Death is a seldom talked about subject but six groups of students from the History Division hope to inspire you to look at death from various angles.
The students, led by A/P Chen Song-Chuan, spent some time last year filming short documentaries on the topic of death in fulfilment of a course requirement for H4014: A Global History of Death.
The result of their efforts is a mini exhibition at HSS Library which showcases six films as follows:
Collecting the Pink Card: Roland Tay’s Charitable Funeral Services –
Learn more about Mr Roland Tay, a philanthropic undertaker, and his reasons for providing pro-bono funeral services to hundreds of needy people.
The Burning Question about a Dying Practice –
The film looks at the practice of burning joss papers in Singapore, the issues surrounding it, and how it may continue to evolve in the future.
Hindu Death Practices in Contemporary Singapore –
“The documentary explores the gradual changes of Hindu Death Practices in Singapore since the nation’s independence…”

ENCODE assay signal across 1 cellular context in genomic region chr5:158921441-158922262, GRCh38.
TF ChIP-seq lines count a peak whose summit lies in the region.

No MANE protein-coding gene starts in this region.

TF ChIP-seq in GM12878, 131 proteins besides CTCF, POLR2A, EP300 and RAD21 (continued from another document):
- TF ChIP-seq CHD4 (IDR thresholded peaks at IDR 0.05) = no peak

Beauty is in the Eye of the Beholder: The Japanese Cemetery Park –
The Japanese Cemetery Park is the largest Japanese cemetery in Southeast Asia. Be amazed by how aesthetically pleasing the park is and at how “a place of death can also be as far from death at the same time”.
Bukit Brown Volunteers: A Part-time duty, A Full-time commitment, A Life-time dedication –
The government’s decision to construct a highway across the cemetery spurred a group of volunteers to preserve and promote the heritage of Bukit Brown. Find out what drives them.
Living with Cemeteries – The Hakka Cemetery Special –
Learn more about the only Hakka Cemetery left in Singapore and its possible role in the future.
The exhibition has been featured in the HSS News & Events page (link) and will also be featured in the HSS publication titled “Horizons”.
The films can also be viewed here.
Singapore’s Space of the Dead exhibition will end on 31 January 2016.